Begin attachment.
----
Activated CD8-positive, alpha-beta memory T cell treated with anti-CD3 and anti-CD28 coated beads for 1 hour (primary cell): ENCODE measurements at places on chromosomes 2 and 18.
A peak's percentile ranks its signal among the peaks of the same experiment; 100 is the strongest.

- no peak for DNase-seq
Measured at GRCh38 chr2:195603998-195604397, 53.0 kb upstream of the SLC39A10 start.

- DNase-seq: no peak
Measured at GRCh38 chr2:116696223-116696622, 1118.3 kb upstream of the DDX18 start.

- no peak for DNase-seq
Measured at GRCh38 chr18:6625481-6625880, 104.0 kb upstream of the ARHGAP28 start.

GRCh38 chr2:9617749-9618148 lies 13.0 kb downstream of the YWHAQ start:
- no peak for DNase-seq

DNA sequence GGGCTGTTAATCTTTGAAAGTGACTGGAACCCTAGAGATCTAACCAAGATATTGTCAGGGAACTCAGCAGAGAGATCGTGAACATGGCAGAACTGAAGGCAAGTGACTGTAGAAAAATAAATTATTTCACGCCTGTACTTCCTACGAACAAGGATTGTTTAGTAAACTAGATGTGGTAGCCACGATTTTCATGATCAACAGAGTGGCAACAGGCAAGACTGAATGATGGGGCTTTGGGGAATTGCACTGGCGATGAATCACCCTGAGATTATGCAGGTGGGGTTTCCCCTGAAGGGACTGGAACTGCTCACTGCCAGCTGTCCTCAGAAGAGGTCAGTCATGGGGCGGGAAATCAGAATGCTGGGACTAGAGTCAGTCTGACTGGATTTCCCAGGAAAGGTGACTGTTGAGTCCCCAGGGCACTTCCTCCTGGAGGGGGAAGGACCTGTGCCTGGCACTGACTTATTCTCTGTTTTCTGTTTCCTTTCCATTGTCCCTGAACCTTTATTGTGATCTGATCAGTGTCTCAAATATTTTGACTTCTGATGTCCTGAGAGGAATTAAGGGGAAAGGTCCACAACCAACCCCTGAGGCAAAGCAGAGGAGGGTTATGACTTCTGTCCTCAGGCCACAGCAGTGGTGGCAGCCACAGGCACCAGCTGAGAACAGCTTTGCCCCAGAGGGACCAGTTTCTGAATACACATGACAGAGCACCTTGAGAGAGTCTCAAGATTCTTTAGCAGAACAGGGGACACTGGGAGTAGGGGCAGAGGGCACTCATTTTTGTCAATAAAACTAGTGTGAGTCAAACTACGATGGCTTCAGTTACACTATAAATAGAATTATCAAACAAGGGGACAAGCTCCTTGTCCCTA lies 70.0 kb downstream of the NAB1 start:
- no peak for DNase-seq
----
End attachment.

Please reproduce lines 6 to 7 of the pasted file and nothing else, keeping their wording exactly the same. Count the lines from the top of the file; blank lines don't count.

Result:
Measured at GRCh38 chr2:116696223-116696622, 1118.3 kb upstream of the DDX18 start.

- no peak for DNase-seq